Light Rail Booming; Milwaukee Loses Out
Transit ridership is peaking across the US - - some of the best numbers in more than half a century, driven by the popularity of light rail, are being recorded and reported.
Huge gains are being made in cities like Salt Lake City, where even in the reddest of red states, modern trains are moving happy, conservative, well-adjusted people around town.
But Milwaukee's railophobics, ranging from Scott Walker, our County Exec, to regional rightist radio talkers, to Waukesha political leaders who derailed a two-county plan in the 90's, have decided that Milwaukee must remain a light rail-free zone.
Now, mind you, AMTRAK is OK with that crowd because it serves upscale daily commuters to Chicago.
The Kenosha-Racine-Milwaukee commuter line is moving towards a long-delayed startup with Walker's blessing - - because it will deliver services to his suburban constituents.
But Milwaukee's central city transit users: Let 'em ride the bus, Walker says, until they save enough money to buy a car.
And to Milwaukee Mayor Tom Barrett's modest plan for a trolley loop in the city's downtown?
Walker just says "no." Because that's the talk radio mantra.
If that attitude is allowed to prevail, and if public policy is made by elected officials who toe the talk radio line, Milwaukee will remain less competitive with a growing number of US cities that can offer its residents, businesses and tourists modern, bright and appealing transit alternatives to buses.
Talk about a false choice. Here in Madison it is the left who is apposed to rail. It is only DLC like Dems who tend to be in favor of it.
Mayor Dave said it best, light rail is important because the upper middleclass feels funny about busses.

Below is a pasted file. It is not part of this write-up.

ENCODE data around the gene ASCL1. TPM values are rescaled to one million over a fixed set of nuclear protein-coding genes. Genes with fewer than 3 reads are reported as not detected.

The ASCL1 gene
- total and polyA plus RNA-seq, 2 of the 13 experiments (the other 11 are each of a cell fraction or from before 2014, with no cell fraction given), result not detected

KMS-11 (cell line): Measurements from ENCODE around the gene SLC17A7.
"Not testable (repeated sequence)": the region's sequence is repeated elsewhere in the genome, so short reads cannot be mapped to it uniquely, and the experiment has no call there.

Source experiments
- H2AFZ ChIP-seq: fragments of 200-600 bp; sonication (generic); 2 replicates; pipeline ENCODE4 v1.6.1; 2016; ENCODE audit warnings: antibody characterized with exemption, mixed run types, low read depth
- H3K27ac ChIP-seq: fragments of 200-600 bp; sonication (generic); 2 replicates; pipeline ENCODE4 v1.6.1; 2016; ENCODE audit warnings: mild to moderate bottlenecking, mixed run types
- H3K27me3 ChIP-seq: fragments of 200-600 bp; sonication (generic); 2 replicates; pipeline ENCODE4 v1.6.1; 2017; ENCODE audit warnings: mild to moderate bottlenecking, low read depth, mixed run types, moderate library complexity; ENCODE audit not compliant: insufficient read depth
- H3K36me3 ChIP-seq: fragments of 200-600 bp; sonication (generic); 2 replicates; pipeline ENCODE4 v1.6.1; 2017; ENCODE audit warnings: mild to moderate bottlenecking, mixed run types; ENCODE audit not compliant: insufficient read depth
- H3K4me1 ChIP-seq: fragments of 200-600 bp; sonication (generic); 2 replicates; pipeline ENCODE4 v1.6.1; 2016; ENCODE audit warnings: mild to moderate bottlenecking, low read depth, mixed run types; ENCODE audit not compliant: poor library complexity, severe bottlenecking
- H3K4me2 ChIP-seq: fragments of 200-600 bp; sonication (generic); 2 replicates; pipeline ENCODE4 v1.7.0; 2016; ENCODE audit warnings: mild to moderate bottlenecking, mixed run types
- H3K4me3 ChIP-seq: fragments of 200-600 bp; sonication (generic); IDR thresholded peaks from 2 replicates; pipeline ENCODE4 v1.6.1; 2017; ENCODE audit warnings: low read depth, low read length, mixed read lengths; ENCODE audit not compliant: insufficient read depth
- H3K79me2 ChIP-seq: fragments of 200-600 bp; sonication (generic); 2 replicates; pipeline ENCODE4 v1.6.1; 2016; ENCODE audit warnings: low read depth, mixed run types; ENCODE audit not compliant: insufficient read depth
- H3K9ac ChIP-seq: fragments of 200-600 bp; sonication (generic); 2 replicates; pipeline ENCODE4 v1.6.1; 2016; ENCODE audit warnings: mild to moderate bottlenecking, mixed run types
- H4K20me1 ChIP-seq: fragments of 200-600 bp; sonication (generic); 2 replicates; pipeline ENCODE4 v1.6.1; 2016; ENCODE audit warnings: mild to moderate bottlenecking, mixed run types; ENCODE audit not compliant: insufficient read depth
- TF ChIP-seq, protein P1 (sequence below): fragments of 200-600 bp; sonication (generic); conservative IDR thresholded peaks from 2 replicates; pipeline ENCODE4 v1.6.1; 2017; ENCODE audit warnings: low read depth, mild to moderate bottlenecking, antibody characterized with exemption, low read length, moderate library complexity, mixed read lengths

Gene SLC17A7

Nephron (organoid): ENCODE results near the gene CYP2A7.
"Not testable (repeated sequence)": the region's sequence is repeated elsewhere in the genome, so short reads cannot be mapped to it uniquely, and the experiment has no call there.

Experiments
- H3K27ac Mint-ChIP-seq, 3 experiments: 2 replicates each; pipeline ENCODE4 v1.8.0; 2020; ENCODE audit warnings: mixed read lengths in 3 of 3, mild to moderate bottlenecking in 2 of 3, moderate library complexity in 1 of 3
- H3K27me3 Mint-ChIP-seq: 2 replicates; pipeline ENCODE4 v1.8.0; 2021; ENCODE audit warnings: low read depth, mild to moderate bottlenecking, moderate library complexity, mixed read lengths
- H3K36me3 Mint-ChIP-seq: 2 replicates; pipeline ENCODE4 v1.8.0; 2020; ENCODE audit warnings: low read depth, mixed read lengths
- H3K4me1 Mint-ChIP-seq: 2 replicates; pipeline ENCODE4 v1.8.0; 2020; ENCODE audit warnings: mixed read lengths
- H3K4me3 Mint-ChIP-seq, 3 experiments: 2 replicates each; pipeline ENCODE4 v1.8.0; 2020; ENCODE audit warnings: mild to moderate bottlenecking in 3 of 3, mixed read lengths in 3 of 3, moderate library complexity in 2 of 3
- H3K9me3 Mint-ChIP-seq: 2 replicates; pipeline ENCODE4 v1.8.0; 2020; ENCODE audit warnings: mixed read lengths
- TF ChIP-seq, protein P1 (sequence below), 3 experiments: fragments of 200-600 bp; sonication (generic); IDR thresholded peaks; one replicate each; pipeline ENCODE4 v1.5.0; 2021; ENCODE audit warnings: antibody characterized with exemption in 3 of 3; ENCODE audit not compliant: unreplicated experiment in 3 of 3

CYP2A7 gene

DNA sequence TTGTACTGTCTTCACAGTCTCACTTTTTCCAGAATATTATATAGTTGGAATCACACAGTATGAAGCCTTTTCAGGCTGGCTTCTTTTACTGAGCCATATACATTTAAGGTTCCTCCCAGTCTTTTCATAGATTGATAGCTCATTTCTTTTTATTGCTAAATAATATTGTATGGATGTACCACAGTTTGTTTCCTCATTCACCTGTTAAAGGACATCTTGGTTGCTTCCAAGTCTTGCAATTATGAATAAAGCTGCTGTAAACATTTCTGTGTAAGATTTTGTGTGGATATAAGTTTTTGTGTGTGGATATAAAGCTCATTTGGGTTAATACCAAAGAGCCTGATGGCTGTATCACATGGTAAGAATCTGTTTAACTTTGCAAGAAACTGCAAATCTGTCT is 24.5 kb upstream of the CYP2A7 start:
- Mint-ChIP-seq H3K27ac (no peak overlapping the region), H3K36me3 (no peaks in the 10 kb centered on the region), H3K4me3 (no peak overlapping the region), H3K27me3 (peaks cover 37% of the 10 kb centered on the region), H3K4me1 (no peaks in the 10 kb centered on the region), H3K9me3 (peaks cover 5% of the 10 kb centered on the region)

Some rail makes sense such as linking Milwaukee, Madison, and Chicago, everything else will accomplish nothing and drain valuable resources from the working class.
And I thought Milwaukee had a trolley, I'm sure I've ridden on it.
Milwaukee is in trouble because of high taxes and crime.
Putting a light rail line in isn't going to encourage economic development.
Get a clue.
Light rail is modern. Consumers prefer what is new and improved.
Milwaukee had a trolley but it was gone by the 60's due to the freeways.
Disregard Xout. He or she is a pathetic poseur, pretending to be the opposite of Xoff, who blogged under his real name, Bill Christofferson.
I recall riding the last streetcar in Milwaukee in the '60s -- the State Street line. I'm that old (but it was a school field trip:-). The first, so I've read, was the Downer trolley to the first movie theater in town to the Downer college campus, etc., in 1900 (and I read that the street went up around the trolley line a few years later). It may have then or later been the one that went on to what is now Hubbard Park in Shorewood (then East Milwaukee, after it was called Concreteville) and on to the resorts in Whitefish Bay. . . .
However, Milwaukee has had trolleys since -- but more like buses, without the overhead electrical connection or in-street trolley tracks) for the festival season, downtown to Brady Street to Summerfest, etc., a limited loop. Perhaps that is what you rode, anonymous.
All that said -- a light-rail line that continues up the old Downer trolley line to the UWM campus, which brings in probably 15,000 to 20,000 a day, would be great. (Enrollment of more than 28,500, although about 3000 live in on-campus dorms now -- and many of the students who do commute are parttime so not coming every day . . . but many of the 5000 employes do). It should connect downtown to a line that would serve MATC and MU as well as downtown workers. And all ought to connect to bus lines or parking lots in the Menomonee Valley for all the students and workers who come in on freeways from other counties.
And maybe someday, light rail could extend out State Street to county hospital grounds and the proposed UWM satellite campus there. Then it would retrace the last trolley line in the good old days.
Of course, we also could ride the train to Milwaukee then from the Tosa village, almost the end of the State Street trolley line.
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